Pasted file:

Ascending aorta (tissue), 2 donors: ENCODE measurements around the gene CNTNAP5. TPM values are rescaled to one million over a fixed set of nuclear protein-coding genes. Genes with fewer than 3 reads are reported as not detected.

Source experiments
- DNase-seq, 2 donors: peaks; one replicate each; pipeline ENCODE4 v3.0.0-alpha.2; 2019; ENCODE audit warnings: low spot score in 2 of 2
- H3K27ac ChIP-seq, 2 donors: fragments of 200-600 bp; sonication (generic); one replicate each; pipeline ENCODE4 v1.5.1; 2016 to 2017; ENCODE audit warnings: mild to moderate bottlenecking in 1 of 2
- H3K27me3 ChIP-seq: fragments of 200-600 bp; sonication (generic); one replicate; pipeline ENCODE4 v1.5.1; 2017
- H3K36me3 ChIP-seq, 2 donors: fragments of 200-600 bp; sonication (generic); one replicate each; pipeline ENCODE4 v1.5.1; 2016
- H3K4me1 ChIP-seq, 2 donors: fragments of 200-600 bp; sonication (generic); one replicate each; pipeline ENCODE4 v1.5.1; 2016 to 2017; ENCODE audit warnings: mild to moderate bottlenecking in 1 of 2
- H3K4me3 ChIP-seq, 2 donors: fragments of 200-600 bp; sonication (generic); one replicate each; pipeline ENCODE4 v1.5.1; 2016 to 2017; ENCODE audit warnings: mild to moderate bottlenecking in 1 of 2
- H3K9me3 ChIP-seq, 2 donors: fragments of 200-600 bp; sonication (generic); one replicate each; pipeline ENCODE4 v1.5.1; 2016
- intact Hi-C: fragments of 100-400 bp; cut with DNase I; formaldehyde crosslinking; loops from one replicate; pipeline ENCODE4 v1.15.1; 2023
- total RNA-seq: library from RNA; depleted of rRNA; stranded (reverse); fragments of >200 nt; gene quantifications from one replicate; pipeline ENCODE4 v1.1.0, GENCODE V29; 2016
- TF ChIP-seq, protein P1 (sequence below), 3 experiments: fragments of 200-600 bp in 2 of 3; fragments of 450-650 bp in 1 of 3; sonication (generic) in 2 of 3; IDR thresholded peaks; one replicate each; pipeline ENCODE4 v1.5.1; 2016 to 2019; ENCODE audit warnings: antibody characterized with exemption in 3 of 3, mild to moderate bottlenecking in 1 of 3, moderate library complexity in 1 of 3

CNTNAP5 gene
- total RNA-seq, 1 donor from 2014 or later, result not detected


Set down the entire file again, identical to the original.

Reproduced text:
Ascending aorta (tissue), 2 donors: ENCODE measurements around the gene CNTNAP5. TPM values are rescaled to one million over a fixed set of nuclear protein-coding genes. Genes with fewer than 3 reads are reported as not detected.

Source experiments
- DNase-seq, 2 donors: peaks; one replicate each; pipeline ENCODE4 v3.0.0-alpha.2; 2019; ENCODE audit warnings: low spot score in 2 of 2
- H3K27ac ChIP-seq, 2 donors: fragments of 200-600 bp; sonication (generic); one replicate each; pipeline ENCODE4 v1.5.1; 2016 to 2017; ENCODE audit warnings: mild to moderate bottlenecking in 1 of 2
- H3K27me3 ChIP-seq: fragments of 200-600 bp; sonication (generic); one replicate; pipeline ENCODE4 v1.5.1; 2017
- H3K36me3 ChIP-seq, 2 donors: fragments of 200-600 bp; sonication (generic); one replicate each; pipeline ENCODE4 v1.5.1; 2016
- H3K4me1 ChIP-seq, 2 donors: fragments of 200-600 bp; sonication (generic); one replicate each; pipeline ENCODE4 v1.5.1; 2016 to 2017; ENCODE audit warnings: mild to moderate bottlenecking in 1 of 2
- H3K4me3 ChIP-seq, 2 donors: fragments of 200-600 bp; sonication (generic); one replicate each; pipeline ENCODE4 v1.5.1; 2016 to 2017; ENCODE audit warnings: mild to moderate bottlenecking in 1 of 2
- H3K9me3 ChIP-seq, 2 donors: fragments of 200-600 bp; sonication (generic); one replicate each; pipeline ENCODE4 v1.5.1; 2016
- intact Hi-C: fragments of 100-400 bp; cut with DNase I; formaldehyde crosslinking; loops from one replicate; pipeline ENCODE4 v1.15.1; 2023
- total RNA-seq: library from RNA; depleted of rRNA; stranded (reverse); fragments of >200 nt; gene quantifications from one replicate; pipeline ENCODE4 v1.1.0, GENCODE V29; 2016
- TF ChIP-seq, protein P1 (sequence below), 3 experiments: fragments of 200-600 bp in 2 of 3; fragments of 450-650 bp in 1 of 3; sonication (generic) in 2 of 3; IDR thresholded peaks; one replicate each; pipeline ENCODE4 v1.5.1; 2016 to 2019; ENCODE audit warnings: antibody characterized with exemption in 3 of 3, mild to moderate bottlenecking in 1 of 3, moderate library complexity in 1 of 3

CNTNAP5 gene
- total RNA-seq, 1 donor from 2014 or later, result not detected